I love reading in bed. I love the comfort, the silence, the lack of outside stimulus. I remember one winter afternoon in college when I got under the covers with my copy of The Hours, listened to the wind make the tree branches scratch against my window, and thought, it doesn’t get much better than this. Such a deliciously blank feeling, to shut everything out and just read.

It cooled down a lot when fall came, but I still didn’t have a job, so I continued to sleep through the afternoons. I was fairly good at being unemployed as those things go–I kept busy, I did lots of job hunting, I was never bored, despite not being able to afford to go out much–but every day around one or two in the afternoon I’d start to feel listless. Overstimulated. Drowsy. So off to bed I’d go.

In October I landed a brief onsite contract job at a marketing agency just outside of Austin. It took about a half hour to get there in the morning and an hour to get back, so every evening I’d arrive home from work exhausted. On four of the eight workdays I had that job, I came home, ate dinner, got in bed at about 7pm, and stayed there until it was time to get up the next morning. When I told my sister and her Brazilian husband L about this, L laughed and said, “Next time I go to Brazil, I bring you back cocaine.”*

I began to think that maybe something was wrong with me. I took a few online sleep-disorder tests, and they all seemed to indicate that I was normal. No, I don’t get sleepy while driving. No, I don’t get sleepy when sitting at my desk at work. No, I don’t gasp for breath in the middle of the night. I checked with my psychiatrist, and she said that I might just be a person who needs 10 hours of sleep a night. “I spend most of my time trying to get my patients to go to sleep, so maybe you shouldn’t knock it,” she said. I asked my mother about her sleep patterns, since I get most of my medical history from her, and she said, “I sleep a lot, too.”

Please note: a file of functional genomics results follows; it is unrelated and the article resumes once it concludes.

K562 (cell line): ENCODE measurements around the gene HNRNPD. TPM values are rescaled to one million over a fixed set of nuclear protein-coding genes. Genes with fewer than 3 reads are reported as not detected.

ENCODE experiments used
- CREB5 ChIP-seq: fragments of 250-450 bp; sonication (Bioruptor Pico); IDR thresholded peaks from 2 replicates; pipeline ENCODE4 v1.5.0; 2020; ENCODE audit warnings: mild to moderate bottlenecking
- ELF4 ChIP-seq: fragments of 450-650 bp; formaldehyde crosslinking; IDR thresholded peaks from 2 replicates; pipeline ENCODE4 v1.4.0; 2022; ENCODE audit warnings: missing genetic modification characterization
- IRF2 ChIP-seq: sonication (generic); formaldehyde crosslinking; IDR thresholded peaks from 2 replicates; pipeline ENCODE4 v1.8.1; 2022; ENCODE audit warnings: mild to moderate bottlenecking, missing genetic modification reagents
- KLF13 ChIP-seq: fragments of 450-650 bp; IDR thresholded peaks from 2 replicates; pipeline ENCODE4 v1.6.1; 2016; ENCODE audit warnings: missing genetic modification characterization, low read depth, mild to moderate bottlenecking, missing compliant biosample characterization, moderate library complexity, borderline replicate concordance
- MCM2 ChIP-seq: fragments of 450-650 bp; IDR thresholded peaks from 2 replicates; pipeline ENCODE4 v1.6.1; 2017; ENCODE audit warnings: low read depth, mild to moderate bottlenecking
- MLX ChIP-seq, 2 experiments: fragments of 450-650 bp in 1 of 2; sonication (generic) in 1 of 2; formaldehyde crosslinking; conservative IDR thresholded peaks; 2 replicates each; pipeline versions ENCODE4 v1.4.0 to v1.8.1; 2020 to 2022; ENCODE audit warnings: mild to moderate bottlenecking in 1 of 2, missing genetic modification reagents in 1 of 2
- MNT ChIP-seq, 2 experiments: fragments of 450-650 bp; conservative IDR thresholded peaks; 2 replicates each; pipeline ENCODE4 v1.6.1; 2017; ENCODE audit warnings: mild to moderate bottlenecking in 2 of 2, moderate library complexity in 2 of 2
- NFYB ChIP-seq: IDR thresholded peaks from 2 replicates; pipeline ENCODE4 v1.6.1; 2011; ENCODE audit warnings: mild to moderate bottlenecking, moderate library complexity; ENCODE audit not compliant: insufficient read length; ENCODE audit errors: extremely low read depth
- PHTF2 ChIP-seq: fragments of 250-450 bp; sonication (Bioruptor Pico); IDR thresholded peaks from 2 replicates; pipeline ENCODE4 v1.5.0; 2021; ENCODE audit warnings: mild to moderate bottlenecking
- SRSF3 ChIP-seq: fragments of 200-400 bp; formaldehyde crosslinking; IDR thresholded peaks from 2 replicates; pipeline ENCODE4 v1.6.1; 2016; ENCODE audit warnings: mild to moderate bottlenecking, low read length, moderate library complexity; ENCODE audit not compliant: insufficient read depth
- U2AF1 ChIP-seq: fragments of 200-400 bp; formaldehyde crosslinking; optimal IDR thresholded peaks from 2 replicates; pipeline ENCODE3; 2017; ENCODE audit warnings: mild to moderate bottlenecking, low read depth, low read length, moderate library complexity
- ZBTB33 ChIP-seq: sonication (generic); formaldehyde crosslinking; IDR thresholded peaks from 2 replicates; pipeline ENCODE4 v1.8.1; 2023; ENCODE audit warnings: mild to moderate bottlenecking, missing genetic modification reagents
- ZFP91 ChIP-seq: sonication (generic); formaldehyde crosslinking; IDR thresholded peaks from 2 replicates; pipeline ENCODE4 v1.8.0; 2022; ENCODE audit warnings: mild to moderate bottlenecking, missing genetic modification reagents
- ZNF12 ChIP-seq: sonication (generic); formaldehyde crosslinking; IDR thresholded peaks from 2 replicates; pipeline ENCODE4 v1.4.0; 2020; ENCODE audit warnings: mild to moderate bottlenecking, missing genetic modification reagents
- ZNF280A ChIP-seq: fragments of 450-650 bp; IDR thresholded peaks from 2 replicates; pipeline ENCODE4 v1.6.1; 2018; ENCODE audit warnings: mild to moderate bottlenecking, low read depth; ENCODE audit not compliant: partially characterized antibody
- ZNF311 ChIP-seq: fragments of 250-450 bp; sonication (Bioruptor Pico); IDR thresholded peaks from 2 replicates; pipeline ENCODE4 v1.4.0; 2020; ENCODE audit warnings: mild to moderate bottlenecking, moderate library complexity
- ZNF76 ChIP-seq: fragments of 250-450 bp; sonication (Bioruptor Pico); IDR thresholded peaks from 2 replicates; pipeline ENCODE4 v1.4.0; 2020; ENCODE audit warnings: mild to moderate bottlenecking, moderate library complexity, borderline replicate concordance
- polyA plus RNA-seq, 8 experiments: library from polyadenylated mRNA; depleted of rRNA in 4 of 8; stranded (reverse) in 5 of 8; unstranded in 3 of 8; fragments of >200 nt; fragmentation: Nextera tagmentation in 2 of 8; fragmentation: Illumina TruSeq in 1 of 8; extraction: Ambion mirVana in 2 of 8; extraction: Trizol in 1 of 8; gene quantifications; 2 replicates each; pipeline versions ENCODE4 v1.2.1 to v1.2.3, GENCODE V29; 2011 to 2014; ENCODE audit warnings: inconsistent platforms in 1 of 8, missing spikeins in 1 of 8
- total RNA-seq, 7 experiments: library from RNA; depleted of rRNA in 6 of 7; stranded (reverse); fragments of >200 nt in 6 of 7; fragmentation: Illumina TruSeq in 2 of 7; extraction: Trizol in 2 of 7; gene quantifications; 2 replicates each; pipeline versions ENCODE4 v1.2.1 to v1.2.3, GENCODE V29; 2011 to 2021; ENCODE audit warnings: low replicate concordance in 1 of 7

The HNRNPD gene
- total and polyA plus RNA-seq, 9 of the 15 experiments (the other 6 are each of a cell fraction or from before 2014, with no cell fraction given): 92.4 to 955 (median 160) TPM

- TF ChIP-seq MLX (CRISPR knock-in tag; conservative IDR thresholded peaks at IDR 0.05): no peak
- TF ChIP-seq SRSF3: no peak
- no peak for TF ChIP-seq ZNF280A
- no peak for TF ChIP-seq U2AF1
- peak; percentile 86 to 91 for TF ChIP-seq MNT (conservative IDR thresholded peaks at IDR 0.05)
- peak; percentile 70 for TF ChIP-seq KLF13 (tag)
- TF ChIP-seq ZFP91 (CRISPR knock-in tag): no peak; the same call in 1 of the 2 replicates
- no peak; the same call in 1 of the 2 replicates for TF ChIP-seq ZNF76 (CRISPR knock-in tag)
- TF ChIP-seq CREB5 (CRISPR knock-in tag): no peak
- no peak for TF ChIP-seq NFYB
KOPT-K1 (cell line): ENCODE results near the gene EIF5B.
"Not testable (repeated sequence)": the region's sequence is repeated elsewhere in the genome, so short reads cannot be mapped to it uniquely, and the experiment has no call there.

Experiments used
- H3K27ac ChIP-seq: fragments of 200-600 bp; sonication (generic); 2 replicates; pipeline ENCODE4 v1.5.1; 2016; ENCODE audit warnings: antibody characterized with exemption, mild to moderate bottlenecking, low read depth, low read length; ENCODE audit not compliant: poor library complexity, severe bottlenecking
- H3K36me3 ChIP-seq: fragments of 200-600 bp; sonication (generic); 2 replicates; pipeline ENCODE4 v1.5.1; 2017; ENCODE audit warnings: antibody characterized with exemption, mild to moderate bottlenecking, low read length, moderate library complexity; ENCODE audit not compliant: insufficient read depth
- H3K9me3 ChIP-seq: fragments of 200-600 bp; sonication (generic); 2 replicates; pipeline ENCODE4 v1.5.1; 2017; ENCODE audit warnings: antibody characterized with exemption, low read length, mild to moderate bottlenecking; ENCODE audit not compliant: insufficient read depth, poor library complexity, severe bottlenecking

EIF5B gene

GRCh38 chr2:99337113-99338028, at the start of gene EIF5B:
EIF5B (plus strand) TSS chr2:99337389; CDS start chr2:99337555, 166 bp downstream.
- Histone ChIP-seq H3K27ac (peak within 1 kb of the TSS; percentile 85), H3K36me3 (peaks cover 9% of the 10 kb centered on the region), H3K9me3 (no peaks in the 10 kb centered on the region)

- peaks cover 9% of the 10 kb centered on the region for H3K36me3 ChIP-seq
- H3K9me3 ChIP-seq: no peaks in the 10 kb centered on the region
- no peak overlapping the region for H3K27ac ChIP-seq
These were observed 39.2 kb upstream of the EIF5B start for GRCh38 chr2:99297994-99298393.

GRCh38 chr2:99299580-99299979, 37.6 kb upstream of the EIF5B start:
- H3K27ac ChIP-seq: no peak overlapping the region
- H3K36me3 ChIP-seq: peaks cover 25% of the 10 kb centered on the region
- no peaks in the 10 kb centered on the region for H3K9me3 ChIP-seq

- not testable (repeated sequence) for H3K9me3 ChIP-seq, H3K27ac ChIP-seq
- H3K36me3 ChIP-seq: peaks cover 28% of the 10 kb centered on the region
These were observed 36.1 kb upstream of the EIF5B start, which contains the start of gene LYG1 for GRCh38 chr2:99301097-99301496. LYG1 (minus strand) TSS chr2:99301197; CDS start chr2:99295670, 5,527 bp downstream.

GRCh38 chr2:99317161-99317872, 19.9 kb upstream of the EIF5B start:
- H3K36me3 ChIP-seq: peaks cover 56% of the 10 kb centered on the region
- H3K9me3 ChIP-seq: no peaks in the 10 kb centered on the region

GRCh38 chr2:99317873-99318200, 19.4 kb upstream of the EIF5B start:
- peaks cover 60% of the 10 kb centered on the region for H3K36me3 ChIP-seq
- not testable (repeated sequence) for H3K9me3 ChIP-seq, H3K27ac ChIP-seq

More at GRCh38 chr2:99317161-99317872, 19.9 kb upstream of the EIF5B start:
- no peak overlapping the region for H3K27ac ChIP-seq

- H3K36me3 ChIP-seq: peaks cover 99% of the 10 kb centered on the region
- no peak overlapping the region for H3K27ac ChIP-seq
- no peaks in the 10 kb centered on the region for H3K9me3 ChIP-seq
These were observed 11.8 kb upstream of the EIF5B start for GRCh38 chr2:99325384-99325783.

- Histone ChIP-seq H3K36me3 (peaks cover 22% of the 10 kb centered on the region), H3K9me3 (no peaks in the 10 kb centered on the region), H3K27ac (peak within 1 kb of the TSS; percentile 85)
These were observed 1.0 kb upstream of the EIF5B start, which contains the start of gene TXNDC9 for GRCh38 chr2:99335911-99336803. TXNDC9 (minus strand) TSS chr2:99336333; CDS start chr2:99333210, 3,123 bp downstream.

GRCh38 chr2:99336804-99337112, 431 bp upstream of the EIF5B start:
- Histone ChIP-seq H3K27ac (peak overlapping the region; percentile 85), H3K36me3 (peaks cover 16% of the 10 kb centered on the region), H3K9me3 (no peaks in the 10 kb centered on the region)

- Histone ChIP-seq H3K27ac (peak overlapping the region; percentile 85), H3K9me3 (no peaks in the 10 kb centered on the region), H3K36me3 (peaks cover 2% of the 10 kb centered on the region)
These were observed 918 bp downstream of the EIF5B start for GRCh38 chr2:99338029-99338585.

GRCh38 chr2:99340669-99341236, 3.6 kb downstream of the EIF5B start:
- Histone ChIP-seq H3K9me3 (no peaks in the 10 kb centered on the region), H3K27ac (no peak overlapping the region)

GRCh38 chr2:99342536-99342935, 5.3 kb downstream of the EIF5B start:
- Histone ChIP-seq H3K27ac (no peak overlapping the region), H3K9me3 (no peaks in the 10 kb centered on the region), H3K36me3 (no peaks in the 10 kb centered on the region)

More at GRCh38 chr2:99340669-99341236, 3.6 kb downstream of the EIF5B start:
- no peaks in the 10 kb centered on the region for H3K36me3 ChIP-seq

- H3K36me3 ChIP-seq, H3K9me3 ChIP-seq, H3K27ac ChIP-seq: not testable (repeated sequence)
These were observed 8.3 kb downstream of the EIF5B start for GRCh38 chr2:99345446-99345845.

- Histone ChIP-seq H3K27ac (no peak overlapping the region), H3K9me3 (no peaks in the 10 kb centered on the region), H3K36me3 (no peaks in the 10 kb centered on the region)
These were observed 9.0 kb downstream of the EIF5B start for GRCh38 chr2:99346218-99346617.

I stopped worrying about all my sleeping, and started to think of myself as “just a person who needs a lot of sleep.” As in, sure, I took two naps this weekend, but I’m just a person who needs a lot of sleep. Sure, sometimes I go to bed at 8pm, but I’m just a person who needs a lot of sleep.